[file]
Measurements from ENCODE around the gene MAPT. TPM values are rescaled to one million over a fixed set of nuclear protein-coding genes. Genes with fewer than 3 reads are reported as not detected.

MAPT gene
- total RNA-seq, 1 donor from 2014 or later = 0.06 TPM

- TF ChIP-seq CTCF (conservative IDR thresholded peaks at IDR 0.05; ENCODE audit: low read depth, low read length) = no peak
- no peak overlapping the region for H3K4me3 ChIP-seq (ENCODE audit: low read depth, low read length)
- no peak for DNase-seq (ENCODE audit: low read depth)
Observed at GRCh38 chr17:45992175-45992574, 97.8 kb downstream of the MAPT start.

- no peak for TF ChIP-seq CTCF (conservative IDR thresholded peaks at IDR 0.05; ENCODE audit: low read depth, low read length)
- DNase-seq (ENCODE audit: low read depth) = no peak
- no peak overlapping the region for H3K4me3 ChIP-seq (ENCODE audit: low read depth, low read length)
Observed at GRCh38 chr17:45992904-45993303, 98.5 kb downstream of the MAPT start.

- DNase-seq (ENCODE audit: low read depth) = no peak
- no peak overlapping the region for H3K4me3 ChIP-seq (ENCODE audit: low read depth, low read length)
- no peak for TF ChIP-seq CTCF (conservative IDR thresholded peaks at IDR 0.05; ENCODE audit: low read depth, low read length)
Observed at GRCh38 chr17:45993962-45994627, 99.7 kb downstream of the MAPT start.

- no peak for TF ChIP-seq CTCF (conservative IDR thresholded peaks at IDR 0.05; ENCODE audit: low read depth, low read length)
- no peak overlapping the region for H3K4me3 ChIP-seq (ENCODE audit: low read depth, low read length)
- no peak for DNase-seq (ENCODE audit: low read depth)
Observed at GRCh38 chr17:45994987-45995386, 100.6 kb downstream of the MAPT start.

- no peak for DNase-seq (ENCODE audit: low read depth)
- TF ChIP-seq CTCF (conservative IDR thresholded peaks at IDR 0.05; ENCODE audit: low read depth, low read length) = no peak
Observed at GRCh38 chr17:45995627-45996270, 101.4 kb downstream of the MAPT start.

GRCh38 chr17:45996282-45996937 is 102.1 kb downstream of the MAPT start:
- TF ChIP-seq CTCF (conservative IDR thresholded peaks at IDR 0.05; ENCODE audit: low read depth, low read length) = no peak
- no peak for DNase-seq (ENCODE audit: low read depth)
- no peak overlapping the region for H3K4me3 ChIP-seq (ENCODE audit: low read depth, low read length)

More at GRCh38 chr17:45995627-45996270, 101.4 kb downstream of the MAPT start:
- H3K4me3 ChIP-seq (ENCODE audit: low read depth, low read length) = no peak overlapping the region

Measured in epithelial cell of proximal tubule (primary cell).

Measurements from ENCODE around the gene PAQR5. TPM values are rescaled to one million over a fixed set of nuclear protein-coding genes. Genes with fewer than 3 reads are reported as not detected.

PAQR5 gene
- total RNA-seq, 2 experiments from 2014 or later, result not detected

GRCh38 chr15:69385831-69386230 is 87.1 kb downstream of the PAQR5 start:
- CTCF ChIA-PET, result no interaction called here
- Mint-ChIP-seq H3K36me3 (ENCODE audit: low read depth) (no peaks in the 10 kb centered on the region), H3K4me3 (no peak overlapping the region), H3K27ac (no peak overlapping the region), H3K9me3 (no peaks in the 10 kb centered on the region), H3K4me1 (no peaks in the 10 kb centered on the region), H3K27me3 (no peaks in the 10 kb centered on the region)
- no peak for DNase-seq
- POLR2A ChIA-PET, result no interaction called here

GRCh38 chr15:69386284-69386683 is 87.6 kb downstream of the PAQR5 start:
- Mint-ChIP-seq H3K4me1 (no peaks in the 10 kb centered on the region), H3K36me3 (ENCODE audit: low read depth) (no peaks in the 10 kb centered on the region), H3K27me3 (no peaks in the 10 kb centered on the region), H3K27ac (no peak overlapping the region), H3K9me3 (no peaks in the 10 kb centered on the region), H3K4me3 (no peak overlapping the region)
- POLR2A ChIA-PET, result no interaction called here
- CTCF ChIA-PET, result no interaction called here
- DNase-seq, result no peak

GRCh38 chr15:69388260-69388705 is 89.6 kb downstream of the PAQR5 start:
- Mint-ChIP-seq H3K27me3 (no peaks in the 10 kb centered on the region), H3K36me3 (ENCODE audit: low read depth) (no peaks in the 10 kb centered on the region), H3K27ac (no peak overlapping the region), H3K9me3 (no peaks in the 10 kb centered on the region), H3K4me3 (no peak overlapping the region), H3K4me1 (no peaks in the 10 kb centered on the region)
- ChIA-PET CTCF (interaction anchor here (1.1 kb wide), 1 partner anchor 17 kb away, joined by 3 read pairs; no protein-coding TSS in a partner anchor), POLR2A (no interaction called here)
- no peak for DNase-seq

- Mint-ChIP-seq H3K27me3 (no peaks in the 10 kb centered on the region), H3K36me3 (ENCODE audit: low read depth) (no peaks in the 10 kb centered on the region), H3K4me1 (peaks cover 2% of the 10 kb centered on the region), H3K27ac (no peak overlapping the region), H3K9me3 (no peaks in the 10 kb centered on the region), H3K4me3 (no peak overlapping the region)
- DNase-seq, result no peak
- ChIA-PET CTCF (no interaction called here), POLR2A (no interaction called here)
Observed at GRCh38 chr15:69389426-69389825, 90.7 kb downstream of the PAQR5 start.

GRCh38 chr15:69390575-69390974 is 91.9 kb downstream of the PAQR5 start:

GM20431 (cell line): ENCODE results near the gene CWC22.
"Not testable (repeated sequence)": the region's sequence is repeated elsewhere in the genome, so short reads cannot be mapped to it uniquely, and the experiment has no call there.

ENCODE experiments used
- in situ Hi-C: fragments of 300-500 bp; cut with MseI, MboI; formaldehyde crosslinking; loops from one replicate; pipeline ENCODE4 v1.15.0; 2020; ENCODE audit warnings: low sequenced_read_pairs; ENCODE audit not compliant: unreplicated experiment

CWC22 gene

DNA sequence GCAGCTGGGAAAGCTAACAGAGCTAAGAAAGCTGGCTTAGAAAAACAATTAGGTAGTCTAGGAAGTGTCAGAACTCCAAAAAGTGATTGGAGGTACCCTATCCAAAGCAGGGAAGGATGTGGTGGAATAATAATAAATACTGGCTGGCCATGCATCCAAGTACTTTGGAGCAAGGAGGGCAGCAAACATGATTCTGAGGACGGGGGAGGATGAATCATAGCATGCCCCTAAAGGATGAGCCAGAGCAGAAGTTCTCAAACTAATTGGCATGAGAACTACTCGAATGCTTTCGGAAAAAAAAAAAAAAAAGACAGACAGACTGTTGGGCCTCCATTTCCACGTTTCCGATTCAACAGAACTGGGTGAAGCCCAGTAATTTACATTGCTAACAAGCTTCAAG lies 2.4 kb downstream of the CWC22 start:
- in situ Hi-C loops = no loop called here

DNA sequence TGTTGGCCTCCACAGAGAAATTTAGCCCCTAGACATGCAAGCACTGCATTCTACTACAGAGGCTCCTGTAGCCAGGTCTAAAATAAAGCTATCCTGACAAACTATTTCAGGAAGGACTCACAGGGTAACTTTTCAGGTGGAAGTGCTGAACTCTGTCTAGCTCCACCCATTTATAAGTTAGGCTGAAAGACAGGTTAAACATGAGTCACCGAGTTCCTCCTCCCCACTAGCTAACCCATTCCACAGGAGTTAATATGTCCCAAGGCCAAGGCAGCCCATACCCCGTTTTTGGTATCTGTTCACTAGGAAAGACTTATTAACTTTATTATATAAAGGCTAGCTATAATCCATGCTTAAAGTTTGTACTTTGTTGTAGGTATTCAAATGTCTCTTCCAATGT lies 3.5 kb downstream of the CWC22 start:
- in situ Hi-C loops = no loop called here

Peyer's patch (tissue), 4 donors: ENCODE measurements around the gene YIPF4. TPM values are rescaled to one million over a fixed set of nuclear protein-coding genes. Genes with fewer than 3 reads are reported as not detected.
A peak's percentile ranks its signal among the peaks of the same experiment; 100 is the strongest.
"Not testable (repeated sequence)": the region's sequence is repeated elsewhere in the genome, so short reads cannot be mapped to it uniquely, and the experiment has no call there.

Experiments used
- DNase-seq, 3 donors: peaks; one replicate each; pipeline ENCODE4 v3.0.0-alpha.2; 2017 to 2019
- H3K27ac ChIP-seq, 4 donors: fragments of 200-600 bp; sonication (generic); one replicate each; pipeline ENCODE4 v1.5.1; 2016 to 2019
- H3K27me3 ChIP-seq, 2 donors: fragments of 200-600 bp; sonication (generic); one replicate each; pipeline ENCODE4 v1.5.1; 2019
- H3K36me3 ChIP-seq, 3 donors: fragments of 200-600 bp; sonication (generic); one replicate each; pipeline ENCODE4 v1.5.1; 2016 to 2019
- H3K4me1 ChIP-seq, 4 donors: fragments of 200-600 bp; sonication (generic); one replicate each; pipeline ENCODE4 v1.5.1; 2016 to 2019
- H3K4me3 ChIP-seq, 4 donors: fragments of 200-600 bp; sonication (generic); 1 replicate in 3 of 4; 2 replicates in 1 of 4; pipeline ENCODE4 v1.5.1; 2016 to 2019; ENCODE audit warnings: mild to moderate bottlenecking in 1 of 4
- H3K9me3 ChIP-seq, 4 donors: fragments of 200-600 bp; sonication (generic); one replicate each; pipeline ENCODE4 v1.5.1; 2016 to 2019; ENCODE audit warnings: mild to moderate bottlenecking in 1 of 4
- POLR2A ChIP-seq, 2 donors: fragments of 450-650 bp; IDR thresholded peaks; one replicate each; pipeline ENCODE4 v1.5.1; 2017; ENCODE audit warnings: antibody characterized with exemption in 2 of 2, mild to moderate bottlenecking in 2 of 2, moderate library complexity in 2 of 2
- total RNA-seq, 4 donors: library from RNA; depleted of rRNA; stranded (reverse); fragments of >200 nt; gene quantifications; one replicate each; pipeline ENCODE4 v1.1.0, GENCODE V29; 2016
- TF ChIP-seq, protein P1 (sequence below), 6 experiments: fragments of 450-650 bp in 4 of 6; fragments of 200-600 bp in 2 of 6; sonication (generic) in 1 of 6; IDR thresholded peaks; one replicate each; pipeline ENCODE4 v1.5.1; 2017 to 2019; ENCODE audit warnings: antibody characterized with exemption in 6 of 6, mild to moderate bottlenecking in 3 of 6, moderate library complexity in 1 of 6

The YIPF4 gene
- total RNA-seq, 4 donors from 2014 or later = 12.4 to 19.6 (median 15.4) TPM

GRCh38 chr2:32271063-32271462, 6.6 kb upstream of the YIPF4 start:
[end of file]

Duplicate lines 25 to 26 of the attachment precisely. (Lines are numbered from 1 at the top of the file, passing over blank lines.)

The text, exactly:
- no peak for DNase-seq (ENCODE audit: low read depth)
- no peak overlapping the region for H3K4me3 ChIP-seq (ENCODE audit: low read depth, low read length)